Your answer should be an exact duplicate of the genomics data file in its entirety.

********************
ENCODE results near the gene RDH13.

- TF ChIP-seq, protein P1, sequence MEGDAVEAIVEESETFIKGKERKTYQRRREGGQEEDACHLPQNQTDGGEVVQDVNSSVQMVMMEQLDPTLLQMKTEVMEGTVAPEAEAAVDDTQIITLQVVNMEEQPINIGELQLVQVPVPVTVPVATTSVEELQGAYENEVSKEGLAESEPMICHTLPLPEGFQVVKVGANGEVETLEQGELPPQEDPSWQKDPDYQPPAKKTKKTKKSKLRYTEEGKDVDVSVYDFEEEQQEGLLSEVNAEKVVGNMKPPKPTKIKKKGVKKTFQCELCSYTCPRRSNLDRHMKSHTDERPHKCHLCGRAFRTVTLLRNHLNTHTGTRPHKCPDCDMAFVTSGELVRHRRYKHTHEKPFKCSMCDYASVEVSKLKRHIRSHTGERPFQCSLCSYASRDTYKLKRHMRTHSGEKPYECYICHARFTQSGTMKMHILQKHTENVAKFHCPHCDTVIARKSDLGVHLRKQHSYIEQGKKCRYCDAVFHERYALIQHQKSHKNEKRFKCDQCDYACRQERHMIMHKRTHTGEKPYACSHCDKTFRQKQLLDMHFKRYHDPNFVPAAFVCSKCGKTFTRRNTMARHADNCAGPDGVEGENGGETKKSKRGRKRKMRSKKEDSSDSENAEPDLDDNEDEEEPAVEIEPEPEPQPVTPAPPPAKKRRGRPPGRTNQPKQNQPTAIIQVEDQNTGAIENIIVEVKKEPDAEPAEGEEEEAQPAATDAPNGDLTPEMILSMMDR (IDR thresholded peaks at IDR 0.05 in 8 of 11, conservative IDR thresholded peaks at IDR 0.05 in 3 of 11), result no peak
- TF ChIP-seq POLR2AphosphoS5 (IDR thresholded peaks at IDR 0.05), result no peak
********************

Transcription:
ENCODE results near the gene RDH13.

- TF ChIP-seq, protein P1, sequence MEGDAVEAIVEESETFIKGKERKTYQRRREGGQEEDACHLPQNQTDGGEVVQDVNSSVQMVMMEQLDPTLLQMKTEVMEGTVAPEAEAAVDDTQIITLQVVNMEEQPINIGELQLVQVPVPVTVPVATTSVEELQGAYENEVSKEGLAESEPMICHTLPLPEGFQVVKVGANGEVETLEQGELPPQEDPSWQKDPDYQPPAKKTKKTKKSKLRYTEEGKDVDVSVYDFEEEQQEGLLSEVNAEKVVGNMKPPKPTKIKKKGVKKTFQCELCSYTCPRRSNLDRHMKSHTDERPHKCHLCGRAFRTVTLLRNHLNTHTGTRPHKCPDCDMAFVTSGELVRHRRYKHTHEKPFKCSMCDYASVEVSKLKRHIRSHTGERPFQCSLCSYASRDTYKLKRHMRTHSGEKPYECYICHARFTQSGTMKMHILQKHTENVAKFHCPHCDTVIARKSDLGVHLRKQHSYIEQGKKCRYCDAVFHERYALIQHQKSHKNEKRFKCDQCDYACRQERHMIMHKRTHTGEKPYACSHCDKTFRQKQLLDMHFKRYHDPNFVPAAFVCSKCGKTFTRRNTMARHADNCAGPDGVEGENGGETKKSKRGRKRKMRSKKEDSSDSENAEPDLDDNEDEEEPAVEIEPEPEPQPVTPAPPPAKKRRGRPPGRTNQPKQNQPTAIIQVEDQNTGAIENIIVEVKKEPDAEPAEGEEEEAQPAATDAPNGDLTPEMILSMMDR (IDR thresholded peaks at IDR 0.05 in 8 of 11, conservative IDR thresholded peaks at IDR 0.05 in 3 of 11), result no peak
- TF ChIP-seq POLR2AphosphoS5 (IDR thresholded peaks at IDR 0.05), result no peak